NFL rules prevented the Colts from hiring Josh McDaniels while the Patriots were still in the playoffs last season. Given the way things played out with McDaniels, who pulled back and opted to remain in New England as offensive coordinator, those rules appear set to change.
According to Judy Battista of NFL Media, the league is expected to change the rule that requires hiring teams to sit on their hands while their No. 1 head-coaching options are still participating in the postseason. Battista added that the rule change has been proposed in the past, and the McDaniels situation could be what finally gets the change the support it needs.
Allowing assistant coaches to be hired while their teams are still vying for a Super Bowl could lead to some very loud second-guessing from fanbases who want their coaching staffs to be all-in on a championship run. If, for instance, a defensive coordinator gets hired to be a head coach and then his defense gets blown away in the Divisional Round the following week, that would qualify as bad optics.
But, as Indy could attest, if the rule change can eliminate the waiting game that briefly derailed the Colts offseason, then and it's understandable why owners would support it. No one wants to be left at the altar.
Bill Belichick is a teacher. His father was a teacher. His mother was a teacher. He is very much their son in that regard.
The glimpses into Belichick's essence aren't as rare as you might think, but they still generate an inordinate amount of interest because he's arguably the best to ever execute the kind of teaching he's made his life's work.
Every time he takes several minutes to answer a conference call or press conference question thoughtfully, the hundreds of words found in the text of the transcribed answer typically create a stir on Twitter. NFL Films productions that show Belichick operating behind the scenes are devoured. Exclusive interviews, where he shares his insight on individual games and matchups, NFL Films productions that show Belichick operating behind the scenes are devoured. Exclusive interviews, where he shares his insight on individual games and matchups, make every installment of the ‘Do Your Job’ series a must-watch.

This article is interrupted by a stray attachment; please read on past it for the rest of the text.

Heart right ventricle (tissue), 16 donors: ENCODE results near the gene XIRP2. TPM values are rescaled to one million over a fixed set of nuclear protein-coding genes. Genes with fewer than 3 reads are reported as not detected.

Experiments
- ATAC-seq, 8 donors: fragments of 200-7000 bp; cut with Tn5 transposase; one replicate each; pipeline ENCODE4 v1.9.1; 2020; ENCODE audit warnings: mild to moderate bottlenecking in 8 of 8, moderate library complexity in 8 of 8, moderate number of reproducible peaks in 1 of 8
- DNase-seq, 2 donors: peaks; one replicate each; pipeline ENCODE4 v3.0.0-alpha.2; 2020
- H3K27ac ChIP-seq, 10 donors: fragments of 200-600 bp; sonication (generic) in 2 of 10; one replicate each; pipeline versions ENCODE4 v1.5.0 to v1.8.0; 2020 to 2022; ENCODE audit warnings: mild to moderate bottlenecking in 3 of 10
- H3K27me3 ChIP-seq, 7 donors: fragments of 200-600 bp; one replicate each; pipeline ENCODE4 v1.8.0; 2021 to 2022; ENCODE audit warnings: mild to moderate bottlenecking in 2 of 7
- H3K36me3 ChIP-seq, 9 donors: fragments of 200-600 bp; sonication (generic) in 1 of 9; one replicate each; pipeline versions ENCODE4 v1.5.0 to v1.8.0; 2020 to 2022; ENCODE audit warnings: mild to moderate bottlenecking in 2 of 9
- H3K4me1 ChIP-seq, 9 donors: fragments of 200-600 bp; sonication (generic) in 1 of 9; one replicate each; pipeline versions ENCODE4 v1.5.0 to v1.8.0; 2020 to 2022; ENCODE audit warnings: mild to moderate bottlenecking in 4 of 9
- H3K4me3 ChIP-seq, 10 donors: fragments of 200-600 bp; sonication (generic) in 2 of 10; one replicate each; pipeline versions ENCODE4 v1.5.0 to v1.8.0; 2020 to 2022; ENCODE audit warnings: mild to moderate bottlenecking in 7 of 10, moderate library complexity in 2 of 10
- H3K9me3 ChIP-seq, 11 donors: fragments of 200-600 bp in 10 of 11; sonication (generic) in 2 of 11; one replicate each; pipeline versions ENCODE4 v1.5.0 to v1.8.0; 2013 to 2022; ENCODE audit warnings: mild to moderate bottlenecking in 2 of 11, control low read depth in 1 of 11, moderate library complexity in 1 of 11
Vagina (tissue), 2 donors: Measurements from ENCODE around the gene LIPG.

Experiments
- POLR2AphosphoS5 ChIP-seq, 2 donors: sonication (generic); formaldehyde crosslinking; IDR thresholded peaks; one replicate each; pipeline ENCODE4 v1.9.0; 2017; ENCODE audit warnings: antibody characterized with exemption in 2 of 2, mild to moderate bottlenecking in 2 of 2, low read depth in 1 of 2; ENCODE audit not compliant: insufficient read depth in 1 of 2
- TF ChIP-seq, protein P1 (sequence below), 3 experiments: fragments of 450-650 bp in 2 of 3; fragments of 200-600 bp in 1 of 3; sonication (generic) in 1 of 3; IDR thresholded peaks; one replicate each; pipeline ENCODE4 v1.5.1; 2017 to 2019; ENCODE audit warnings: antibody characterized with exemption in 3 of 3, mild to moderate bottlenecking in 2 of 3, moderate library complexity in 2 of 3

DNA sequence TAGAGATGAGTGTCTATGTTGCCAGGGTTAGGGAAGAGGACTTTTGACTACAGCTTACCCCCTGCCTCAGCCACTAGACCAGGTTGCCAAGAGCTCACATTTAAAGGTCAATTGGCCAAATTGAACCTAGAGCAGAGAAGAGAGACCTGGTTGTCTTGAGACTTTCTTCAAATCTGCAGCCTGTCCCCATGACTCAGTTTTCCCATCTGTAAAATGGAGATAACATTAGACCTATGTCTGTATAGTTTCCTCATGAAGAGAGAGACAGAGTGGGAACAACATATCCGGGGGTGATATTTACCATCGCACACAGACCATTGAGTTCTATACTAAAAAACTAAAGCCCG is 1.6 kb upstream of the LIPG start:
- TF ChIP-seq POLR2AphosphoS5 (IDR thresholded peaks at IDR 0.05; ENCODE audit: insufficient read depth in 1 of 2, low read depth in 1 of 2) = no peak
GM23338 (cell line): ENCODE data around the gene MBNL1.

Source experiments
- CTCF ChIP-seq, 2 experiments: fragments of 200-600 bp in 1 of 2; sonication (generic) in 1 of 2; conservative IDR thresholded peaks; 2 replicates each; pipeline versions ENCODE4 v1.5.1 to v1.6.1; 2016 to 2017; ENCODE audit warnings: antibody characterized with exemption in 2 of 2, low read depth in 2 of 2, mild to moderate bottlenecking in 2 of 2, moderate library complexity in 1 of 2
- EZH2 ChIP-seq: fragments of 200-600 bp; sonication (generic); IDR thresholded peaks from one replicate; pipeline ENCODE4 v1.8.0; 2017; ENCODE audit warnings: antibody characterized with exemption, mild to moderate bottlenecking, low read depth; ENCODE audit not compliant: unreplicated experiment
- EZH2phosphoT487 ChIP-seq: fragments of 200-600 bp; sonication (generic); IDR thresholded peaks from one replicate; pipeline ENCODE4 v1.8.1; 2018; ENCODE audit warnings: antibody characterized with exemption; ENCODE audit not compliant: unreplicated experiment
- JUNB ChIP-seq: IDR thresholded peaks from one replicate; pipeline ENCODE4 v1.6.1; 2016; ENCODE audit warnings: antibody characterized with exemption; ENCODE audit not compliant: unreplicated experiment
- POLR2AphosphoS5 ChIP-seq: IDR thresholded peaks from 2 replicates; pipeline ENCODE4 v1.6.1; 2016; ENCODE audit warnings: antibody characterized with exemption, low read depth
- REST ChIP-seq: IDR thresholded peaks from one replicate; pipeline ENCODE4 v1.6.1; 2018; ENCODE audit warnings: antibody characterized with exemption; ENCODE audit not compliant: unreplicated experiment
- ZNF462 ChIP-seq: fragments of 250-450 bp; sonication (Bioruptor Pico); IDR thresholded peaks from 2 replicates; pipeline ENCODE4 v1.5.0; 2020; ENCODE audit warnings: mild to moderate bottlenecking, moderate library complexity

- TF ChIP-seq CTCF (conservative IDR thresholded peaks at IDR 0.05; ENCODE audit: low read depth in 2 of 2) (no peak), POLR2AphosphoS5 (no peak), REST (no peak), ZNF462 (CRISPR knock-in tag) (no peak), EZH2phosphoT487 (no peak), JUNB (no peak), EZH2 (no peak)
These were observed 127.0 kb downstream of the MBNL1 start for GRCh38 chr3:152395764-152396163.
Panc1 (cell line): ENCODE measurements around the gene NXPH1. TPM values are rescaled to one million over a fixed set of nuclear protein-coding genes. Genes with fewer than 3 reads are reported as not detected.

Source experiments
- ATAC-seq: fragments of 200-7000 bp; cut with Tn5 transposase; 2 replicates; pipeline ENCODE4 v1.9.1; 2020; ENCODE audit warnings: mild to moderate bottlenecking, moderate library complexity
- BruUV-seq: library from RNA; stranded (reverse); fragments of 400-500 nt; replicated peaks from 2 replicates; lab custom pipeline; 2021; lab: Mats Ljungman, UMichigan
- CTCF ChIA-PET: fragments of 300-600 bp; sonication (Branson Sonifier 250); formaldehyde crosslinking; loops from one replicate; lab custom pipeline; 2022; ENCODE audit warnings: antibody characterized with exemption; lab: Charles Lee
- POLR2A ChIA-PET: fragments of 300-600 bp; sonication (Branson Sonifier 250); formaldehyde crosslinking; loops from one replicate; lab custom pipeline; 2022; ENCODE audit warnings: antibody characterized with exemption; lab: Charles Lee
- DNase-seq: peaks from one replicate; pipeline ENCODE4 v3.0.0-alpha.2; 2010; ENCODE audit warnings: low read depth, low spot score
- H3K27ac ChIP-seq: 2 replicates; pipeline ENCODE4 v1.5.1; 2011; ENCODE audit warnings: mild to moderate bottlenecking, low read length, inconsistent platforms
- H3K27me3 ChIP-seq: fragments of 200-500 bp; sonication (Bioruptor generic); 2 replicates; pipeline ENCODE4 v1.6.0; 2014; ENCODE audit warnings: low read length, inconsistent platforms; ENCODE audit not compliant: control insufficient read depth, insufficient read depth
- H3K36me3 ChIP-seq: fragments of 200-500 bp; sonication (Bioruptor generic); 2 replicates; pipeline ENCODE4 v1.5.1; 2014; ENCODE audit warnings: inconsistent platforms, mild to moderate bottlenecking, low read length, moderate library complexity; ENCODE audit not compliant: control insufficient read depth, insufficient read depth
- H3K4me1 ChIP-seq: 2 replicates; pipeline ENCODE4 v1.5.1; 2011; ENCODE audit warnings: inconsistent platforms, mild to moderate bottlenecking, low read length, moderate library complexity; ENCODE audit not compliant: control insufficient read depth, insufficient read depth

Clips of Belichick on the practice field aren't necessarily hard to find, there just aren't many of them considering how many practices he's run over the course of his decades-long career. But thanks to more lax media policies at the college programs he visits for pro days, video of his on-the-field work pops up on a regular basis this time of year. They are mini-clinics dotting the internet.
This is Belichick in his element. Even in the middle of a random university campus. Even with scouts, coaches and front-office people from around the league watching his every move. Whether he's coaching players one-on-one or three or four at a time, Belichick is imparting his wisdom on eager close-to-blank slates. All the while he's trying to evaluate how they're absorbing what he's giving them. Do they pay attention? How do they process information? Are they error-repeaters?
It's a fascinating give-and-take between the 60-something coach trying to build a roster and the 20-something players trying to make one, some of whom hadn't yet hit kindergarten when Belichick won his first ring in New England. And he seems to enjoy it.
Here's a quick look at some of what Belichick has been up to the last few days at Georgia, South Carolina and NC State.
Linebacker Marquis Flowers is headed back to the Patriots on a one-year deal worth up to $2.55 million, according to his agent, Sean Stellato.
Flowers, 26, a sixth-round pick of the Cincinnati Bengals in 2014, was acquired by the Patriots near the end of training camp last year for a seventh-round pick.
More to come...